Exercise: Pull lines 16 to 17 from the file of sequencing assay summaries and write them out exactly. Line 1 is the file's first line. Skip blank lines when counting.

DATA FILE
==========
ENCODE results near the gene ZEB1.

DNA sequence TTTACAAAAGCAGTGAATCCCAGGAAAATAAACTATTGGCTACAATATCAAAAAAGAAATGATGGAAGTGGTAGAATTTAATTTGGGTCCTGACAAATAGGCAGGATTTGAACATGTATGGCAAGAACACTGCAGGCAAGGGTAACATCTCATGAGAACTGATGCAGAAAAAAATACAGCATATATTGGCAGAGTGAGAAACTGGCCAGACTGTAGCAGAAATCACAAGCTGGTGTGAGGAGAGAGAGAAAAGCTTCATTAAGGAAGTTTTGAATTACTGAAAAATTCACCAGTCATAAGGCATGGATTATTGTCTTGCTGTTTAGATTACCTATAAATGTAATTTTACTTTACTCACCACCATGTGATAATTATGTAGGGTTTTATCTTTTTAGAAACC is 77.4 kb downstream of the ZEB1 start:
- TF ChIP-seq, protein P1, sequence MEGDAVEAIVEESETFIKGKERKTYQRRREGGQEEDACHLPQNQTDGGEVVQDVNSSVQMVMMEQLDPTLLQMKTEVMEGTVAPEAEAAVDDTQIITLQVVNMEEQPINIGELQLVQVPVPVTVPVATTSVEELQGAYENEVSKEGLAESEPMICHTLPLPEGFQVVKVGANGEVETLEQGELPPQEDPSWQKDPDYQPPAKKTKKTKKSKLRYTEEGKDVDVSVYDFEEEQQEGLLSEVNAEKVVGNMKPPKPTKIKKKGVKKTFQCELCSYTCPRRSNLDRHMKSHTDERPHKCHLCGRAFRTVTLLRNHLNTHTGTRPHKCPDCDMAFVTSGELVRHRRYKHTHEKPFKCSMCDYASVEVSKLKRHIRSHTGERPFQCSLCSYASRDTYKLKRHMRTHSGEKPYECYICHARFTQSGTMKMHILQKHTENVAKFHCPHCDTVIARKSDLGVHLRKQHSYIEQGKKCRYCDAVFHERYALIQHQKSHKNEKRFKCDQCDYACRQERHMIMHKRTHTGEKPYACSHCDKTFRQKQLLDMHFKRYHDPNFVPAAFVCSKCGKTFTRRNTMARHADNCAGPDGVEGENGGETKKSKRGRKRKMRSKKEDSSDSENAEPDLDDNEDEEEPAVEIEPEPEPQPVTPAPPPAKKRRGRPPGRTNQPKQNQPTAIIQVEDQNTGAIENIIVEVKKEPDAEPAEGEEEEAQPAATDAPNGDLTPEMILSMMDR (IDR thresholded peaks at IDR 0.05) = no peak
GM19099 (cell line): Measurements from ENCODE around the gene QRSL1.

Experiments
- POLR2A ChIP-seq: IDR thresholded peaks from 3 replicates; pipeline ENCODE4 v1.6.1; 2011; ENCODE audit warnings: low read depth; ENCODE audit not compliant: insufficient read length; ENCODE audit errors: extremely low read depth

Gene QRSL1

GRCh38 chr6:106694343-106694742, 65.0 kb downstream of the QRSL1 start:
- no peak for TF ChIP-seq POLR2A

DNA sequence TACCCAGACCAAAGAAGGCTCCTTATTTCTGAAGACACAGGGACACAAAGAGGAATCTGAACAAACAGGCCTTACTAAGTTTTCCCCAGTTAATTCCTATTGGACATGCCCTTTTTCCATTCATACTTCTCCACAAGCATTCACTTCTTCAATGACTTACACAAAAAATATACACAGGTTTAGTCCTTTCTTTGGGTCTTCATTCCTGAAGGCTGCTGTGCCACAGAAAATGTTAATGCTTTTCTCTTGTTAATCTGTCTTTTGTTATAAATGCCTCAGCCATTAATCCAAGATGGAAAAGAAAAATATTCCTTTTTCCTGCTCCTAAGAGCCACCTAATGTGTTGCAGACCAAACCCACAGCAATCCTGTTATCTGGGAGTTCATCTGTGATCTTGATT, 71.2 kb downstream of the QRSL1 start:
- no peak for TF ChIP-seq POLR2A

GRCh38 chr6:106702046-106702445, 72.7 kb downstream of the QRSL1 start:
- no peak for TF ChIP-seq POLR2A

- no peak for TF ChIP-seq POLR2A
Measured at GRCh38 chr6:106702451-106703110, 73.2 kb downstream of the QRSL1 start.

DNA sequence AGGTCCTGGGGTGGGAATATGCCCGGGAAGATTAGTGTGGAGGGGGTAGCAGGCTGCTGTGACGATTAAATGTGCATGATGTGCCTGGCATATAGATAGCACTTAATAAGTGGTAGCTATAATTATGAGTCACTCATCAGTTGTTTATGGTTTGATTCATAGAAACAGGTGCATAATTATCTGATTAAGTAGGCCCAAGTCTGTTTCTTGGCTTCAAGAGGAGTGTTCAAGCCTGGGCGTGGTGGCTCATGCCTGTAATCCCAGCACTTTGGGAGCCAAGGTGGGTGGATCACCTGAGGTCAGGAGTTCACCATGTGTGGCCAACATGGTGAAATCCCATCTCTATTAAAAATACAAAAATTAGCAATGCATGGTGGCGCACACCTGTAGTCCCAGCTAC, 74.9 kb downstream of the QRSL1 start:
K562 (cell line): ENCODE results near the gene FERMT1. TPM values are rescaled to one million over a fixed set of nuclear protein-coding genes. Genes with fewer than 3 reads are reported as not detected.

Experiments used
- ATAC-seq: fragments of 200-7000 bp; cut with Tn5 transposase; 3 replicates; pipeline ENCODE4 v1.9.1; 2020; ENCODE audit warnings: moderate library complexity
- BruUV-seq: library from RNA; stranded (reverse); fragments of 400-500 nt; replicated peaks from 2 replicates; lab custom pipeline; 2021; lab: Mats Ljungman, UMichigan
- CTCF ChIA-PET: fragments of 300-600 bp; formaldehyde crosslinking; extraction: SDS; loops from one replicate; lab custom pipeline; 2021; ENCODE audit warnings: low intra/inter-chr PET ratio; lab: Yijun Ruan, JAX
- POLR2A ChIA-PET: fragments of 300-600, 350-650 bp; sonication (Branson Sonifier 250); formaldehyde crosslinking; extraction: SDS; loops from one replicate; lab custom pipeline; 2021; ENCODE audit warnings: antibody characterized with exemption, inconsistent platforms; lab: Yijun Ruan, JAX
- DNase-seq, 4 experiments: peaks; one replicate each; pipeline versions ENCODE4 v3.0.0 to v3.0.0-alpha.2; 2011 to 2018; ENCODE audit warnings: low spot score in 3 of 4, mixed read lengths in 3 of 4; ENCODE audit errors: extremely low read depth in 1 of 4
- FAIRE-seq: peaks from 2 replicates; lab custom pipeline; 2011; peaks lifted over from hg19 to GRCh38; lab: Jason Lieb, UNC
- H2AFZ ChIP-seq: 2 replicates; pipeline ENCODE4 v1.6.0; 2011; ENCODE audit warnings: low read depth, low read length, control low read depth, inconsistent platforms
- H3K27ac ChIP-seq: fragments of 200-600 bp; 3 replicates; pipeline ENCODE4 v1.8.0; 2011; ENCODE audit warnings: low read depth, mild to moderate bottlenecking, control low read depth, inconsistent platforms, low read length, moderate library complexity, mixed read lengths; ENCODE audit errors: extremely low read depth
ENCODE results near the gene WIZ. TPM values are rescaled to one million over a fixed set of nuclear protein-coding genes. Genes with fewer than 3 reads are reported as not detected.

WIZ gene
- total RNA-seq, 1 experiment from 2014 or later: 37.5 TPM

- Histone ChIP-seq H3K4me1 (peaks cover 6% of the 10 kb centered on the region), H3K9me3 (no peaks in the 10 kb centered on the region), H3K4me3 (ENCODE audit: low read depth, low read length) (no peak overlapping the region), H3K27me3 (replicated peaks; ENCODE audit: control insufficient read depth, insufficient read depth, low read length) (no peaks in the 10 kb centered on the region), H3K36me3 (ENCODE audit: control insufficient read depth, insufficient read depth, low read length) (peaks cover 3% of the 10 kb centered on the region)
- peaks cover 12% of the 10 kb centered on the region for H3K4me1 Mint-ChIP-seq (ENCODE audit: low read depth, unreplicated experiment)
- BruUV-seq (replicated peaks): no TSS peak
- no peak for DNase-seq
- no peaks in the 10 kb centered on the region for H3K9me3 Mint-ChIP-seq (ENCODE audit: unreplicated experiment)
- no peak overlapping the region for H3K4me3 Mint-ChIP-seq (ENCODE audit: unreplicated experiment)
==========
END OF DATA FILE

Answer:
DNA sequence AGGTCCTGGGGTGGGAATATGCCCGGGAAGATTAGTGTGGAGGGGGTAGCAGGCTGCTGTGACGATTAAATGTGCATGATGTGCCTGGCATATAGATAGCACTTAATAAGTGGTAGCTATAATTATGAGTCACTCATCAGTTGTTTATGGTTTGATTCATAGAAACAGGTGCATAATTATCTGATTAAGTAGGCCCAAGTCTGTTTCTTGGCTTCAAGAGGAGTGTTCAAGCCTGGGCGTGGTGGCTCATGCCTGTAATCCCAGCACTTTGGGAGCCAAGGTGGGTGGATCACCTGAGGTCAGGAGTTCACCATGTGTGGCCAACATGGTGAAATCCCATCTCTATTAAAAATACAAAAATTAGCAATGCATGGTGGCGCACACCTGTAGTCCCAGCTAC, 74.9 kb downstream of the QRSL1 start:
K562 (cell line): ENCODE results near the gene FERMT1. TPM values are rescaled to one million over a fixed set of nuclear protein-coding genes. Genes with fewer than 3 reads are reported as not detected.